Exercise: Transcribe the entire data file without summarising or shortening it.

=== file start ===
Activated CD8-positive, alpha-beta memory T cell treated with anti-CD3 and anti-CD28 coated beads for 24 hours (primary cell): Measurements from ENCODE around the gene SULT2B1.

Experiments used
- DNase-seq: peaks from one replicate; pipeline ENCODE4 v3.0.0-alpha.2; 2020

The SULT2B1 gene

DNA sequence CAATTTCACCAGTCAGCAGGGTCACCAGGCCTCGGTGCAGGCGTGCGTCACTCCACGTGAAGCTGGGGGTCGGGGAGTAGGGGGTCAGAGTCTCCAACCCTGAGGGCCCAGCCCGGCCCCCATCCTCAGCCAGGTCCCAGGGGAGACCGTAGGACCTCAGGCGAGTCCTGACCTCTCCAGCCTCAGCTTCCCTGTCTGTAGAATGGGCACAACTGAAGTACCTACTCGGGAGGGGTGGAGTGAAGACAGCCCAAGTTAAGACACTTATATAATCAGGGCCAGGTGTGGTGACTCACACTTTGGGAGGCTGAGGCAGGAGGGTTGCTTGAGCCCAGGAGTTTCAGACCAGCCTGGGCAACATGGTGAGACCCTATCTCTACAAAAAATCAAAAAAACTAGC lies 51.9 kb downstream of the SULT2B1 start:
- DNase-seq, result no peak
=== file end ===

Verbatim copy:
Activated CD8-positive, alpha-beta memory T cell treated with anti-CD3 and anti-CD28 coated beads for 24 hours (primary cell): Measurements from ENCODE around the gene SULT2B1.

Experiments used
- DNase-seq: peaks from one replicate; pipeline ENCODE4 v3.0.0-alpha.2; 2020

The SULT2B1 gene

DNA sequence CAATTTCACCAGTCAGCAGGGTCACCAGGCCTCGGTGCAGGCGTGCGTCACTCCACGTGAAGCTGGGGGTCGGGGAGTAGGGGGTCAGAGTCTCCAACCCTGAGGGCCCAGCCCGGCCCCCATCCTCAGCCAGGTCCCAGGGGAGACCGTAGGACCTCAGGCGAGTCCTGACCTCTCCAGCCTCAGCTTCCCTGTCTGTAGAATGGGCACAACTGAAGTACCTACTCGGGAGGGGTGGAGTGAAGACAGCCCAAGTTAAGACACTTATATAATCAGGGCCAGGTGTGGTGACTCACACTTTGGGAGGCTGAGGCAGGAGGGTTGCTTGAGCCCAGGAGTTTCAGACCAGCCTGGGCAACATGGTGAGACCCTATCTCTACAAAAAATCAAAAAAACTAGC lies 51.9 kb downstream of the SULT2B1 start:
- DNase-seq, result no peak